Honesty Revisited

The honesty of a two year old sure disappears at age three.

Strolling back into the living room after using the potty, my daughter begins to play with the Barbies that the call of nature interrupted. I follow up with her as to proper post potty procedure.

“Did you wash your hands?” I ask.

“Yes,” she says, not even turning her head.


I go inspect.

Her hands are dry. The sink is dry. The towel is dry. It used to be she couldn’t wash her hands without getting everything soaking wet including the bathroom floor.

When she was two, I could ask her if she broke the snow globe, and she would readily admit it. I could bring her into the pantry and ask why she rearranged all the soup cans onto the floor and she would casually explain her motives. But at age two, she always admitted the wrongdoing. The fact that her Ducky Momo stuffed animal was left at the scene of the crime didn’t matter. Now, she can be caught red handed – or in this case, dry handed – and completely deny everything.

We go back into the bathroom and thoroughly wash her hands, in a manner that hopefully suggests that doing it right the first time is a good practice, but lying about not doing something results in not only having to do it anyway, but having to do it twice as much, so no benefit was gained by the deception. That’s the plan anyway. We’ll see how it works. My hopes are not high.

I also give some instruction during the re-wash: “You must wash your hands every time you use the bathroom or you could get very sick. Do you understand?”

She acknowledges that my mouth was moving and that words were probably coming out, but if you asked her what I said, I’m not sure she’d know. Is she a teenager already? That was fast.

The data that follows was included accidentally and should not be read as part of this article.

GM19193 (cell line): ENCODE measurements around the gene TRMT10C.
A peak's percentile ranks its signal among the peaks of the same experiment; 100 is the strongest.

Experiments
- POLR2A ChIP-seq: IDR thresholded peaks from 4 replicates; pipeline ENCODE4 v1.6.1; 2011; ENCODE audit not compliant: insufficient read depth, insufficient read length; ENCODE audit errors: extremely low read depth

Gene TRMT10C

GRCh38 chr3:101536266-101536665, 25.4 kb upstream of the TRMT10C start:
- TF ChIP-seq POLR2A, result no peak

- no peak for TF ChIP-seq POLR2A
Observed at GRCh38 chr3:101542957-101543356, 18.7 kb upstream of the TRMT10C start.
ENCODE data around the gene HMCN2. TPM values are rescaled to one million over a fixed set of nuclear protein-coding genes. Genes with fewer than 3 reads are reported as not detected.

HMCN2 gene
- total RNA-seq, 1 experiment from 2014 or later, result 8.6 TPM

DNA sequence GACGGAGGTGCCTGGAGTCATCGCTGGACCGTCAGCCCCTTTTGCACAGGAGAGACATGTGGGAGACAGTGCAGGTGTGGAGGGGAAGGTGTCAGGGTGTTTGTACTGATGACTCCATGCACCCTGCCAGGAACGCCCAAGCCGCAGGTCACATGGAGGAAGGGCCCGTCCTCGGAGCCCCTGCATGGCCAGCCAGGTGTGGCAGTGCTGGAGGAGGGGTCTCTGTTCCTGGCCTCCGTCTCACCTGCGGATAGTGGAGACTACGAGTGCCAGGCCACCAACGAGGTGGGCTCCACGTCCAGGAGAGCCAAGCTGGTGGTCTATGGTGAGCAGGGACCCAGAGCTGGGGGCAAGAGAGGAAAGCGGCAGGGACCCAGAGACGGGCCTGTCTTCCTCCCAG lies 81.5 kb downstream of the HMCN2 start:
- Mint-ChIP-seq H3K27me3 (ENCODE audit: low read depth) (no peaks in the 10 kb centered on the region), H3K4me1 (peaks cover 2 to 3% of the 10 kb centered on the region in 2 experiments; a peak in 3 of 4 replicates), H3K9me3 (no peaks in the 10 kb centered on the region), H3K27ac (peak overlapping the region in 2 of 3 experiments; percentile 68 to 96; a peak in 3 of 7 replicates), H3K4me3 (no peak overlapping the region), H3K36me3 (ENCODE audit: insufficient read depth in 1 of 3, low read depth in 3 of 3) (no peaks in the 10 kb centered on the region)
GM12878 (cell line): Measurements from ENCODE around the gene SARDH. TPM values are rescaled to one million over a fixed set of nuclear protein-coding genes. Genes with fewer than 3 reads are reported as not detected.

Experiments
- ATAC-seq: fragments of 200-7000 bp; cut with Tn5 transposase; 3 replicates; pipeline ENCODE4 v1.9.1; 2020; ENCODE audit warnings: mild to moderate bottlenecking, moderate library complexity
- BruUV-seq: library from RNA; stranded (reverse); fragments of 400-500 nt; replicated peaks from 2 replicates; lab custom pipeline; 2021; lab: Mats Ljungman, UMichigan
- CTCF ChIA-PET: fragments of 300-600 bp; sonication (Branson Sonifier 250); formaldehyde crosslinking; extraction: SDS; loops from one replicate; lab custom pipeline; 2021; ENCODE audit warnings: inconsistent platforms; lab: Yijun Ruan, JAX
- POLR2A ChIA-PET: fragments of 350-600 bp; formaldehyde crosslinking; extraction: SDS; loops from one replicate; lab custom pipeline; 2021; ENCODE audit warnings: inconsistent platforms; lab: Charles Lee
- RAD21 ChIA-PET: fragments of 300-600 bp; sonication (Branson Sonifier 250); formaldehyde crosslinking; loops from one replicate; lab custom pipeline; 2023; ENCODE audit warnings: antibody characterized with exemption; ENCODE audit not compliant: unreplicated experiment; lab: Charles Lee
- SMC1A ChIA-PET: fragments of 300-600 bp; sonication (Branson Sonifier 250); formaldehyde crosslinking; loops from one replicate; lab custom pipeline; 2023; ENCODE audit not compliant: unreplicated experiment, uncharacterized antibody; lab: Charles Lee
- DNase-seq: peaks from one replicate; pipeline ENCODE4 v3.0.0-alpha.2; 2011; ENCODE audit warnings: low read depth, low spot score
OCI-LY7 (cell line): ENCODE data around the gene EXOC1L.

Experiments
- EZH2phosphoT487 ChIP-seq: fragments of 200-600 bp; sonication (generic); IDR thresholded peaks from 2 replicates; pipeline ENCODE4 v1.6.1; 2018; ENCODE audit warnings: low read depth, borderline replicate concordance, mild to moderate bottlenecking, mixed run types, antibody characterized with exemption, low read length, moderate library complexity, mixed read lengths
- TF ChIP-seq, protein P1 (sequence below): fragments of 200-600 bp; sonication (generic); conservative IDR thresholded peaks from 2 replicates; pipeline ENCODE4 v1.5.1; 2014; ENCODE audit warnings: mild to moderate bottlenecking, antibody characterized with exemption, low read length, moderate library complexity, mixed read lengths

She’s a smart kid, so I’m sure she will catch on eventually. Usually, threatening her with loss of Big Girl status carries some weight; maybe I’ll try that next time. I’m not actually sure what she thinks that means, not being a Big Girl, but she desperately wants to be one, so the threat of not being one is a big deal. How exactly the threat is carried out, is beyond me. But as I say, that may be a tactic we try after the next deception.

Which, by my watch, will be in about 3 hours…


For more amazing cuteness from my 4 year old daughter and the rest of her hilarious family, check out my Savvy Stories book series here. (Book two is on sale today) http://www.amazon.com/Dan-Alatorre/e/B00EUX7HEU/ref=ntt_athr_dp_pel_pop_1

Published by Dan Alatorre AUTHOR

International bestselling author Dan Alatorre has 17 titles published in over a dozen languages. From Romance in Poggibonsi to action and adventure in the sci-fi thriller The Navigators, to comedies like Night Of The Colonoscopy: A Horror Story (Sort Of) and the heartwarming and humorous anecdotes about parenting in the popular Savvy Stories series, his knack for surprising audiences and making you laugh or cry - or hang onto the edge of your seat - has been enjoyed by audiences around the world. And you are guaranteed to get a page turner every time. “That’s my style,” Dan says. “Grab you on page one and then send you on a roller coaster ride, regardless of the story or genre.” Readers agree, making his string of #1 bestsellers popular across the globe. He will make you chuckle or shed tears, sometimes on the same page. His novels always contain twists and turns, and his nonfiction will stay in your heart forever. Dan resides in the Tampa area with his wife and daughter. You can find him blogging away almost every day on www.DanAlatorre or watch his hilarious YouTube show every week Writers Off Task With Friends. Dan’s marketing book 25 eBook Marketing Tips You Wish You Knew has been a valuable tool for new authors (it’s free if you subscribe to his newsletter) and his dedication to helping other authors is evident in his helpful blog.

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